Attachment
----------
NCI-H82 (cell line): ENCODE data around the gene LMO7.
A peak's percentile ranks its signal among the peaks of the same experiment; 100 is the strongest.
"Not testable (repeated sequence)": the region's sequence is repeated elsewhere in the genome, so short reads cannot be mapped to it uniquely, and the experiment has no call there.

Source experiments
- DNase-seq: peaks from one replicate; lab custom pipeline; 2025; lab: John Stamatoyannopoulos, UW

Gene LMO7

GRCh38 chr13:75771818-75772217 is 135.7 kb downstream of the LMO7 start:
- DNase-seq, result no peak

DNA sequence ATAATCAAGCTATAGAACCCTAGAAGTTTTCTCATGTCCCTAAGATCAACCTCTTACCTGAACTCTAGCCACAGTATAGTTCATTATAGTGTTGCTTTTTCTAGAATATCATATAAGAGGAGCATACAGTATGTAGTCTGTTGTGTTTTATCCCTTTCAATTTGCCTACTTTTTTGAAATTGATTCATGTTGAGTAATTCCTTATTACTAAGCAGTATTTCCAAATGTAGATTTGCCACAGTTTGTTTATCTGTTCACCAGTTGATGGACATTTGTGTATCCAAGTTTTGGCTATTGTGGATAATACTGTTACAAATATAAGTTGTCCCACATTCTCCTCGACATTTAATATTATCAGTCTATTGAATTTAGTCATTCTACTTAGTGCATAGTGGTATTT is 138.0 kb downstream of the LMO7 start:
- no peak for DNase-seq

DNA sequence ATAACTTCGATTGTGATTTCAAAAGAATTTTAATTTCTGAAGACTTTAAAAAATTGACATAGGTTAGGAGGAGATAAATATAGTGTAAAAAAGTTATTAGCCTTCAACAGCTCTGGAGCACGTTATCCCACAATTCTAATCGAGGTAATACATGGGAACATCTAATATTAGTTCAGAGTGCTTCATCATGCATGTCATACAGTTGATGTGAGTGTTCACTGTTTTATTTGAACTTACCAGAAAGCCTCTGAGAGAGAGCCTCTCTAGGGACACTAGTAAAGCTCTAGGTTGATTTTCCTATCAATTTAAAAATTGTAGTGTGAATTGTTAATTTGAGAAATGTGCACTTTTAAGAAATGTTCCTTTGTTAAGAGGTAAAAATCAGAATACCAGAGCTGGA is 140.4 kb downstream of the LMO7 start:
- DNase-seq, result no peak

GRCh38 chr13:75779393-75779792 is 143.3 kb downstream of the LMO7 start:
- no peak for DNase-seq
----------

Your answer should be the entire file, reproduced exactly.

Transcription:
NCI-H82 (cell line): ENCODE data around the gene LMO7.
A peak's percentile ranks its signal among the peaks of the same experiment; 100 is the strongest.
"Not testable (repeated sequence)": the region's sequence is repeated elsewhere in the genome, so short reads cannot be mapped to it uniquely, and the experiment has no call there.

Source experiments
- DNase-seq: peaks from one replicate; lab custom pipeline; 2025; lab: John Stamatoyannopoulos, UW

Gene LMO7

GRCh38 chr13:75771818-75772217 is 135.7 kb downstream of the LMO7 start:
- DNase-seq, result no peak

DNA sequence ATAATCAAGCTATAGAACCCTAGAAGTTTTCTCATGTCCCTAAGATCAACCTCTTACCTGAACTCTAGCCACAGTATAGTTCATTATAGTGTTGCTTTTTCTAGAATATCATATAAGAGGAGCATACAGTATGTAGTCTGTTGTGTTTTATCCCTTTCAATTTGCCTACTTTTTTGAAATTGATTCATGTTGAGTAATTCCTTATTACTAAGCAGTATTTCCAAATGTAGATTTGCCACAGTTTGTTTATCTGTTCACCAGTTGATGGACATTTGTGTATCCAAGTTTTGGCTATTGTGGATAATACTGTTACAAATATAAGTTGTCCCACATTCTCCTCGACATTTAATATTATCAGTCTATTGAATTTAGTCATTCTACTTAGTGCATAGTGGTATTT is 138.0 kb downstream of the LMO7 start:
- no peak for DNase-seq

DNA sequence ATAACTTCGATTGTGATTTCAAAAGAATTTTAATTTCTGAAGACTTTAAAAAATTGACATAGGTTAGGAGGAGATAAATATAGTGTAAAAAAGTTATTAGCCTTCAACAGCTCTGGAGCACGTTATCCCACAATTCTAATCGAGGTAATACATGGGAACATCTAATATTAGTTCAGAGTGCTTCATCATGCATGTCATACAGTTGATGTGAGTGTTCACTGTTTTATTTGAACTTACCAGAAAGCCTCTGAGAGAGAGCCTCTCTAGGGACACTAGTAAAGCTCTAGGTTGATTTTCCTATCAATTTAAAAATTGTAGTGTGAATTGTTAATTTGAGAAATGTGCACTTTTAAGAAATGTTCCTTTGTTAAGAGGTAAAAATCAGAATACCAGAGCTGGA is 140.4 kb downstream of the LMO7 start:
- DNase-seq, result no peak

GRCh38 chr13:75779393-75779792 is 143.3 kb downstream of the LMO7 start:
- no peak for DNase-seq